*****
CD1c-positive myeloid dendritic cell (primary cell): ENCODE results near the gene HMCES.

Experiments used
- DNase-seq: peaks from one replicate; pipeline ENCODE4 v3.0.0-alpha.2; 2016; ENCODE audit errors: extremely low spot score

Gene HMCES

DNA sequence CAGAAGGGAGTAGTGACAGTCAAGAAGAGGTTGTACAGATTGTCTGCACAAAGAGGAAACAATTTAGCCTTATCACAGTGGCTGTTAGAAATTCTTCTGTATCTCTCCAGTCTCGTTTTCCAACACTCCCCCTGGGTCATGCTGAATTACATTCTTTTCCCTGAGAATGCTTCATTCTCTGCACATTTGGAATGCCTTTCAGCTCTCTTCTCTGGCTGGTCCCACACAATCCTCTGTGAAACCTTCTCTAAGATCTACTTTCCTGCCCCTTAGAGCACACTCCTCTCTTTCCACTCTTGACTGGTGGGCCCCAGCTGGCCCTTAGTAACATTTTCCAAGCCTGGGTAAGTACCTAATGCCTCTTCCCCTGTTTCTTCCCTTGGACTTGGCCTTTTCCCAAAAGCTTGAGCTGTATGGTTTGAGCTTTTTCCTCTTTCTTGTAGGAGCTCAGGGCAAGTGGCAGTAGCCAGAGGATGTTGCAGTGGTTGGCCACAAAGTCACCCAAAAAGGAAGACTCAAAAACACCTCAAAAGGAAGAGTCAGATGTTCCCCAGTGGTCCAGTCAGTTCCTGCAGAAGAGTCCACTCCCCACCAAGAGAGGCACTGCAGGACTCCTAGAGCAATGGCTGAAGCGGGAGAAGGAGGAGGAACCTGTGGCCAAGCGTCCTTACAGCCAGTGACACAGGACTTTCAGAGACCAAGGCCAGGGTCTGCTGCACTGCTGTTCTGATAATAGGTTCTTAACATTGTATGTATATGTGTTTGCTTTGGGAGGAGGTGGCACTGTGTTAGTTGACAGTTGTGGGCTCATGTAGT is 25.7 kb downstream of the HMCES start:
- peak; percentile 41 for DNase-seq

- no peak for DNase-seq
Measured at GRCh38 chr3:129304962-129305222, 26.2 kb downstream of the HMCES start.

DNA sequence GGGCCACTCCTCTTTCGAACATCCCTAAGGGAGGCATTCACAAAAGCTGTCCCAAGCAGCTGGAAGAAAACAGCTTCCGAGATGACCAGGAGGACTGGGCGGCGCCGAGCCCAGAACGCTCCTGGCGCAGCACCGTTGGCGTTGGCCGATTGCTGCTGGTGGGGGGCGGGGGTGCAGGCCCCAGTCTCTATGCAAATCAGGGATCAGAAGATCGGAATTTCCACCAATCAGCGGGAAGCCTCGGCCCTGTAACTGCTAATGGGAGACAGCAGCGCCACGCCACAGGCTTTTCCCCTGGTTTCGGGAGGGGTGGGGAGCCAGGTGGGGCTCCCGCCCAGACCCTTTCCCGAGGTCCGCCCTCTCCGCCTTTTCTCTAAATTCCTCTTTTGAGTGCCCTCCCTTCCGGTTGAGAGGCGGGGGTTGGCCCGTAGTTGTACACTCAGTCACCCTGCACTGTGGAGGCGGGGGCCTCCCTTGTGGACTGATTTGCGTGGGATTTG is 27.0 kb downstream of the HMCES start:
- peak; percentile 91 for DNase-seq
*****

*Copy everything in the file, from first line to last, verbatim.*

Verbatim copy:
CD1c-positive myeloid dendritic cell (primary cell): ENCODE results near the gene HMCES.

Experiments used
- DNase-seq: peaks from one replicate; pipeline ENCODE4 v3.0.0-alpha.2; 2016; ENCODE audit errors: extremely low spot score

Gene HMCES

DNA sequence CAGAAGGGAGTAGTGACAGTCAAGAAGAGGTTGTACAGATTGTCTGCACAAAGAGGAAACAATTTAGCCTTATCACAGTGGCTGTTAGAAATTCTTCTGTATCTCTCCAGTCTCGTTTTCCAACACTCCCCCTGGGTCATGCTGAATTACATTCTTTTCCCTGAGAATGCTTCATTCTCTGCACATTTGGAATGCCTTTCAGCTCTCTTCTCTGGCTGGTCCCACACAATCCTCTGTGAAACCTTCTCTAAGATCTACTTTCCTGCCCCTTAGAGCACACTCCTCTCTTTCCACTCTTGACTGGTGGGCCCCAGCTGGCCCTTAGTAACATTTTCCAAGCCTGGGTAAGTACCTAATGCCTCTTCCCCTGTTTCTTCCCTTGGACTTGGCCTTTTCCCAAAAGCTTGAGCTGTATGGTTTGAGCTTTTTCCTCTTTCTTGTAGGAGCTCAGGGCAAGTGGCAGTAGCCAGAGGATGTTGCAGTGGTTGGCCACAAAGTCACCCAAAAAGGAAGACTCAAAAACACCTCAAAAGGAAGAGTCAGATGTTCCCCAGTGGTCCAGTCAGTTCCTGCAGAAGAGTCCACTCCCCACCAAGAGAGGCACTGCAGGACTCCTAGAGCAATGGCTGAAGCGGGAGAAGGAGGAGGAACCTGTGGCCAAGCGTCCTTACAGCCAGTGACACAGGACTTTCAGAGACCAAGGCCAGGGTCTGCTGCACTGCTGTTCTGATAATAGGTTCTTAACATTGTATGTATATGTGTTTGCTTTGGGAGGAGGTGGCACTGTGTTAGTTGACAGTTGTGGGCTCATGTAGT is 25.7 kb downstream of the HMCES start:
- peak; percentile 41 for DNase-seq

- no peak for DNase-seq
Measured at GRCh38 chr3:129304962-129305222, 26.2 kb downstream of the HMCES start.

DNA sequence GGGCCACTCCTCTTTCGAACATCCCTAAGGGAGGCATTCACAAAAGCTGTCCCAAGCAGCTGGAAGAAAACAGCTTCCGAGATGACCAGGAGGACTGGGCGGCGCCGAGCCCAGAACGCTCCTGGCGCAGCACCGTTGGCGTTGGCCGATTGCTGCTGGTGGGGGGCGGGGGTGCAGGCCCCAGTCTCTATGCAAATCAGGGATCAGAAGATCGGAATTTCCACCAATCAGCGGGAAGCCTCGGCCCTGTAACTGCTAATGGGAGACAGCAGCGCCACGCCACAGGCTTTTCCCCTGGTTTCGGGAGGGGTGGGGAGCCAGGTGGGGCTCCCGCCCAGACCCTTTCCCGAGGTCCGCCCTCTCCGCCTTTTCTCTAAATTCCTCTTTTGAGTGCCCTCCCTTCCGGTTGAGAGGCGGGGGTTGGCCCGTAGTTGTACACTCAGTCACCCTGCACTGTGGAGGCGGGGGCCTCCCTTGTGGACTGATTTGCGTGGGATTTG is 27.0 kb downstream of the HMCES start:
- peak; percentile 91 for DNase-seq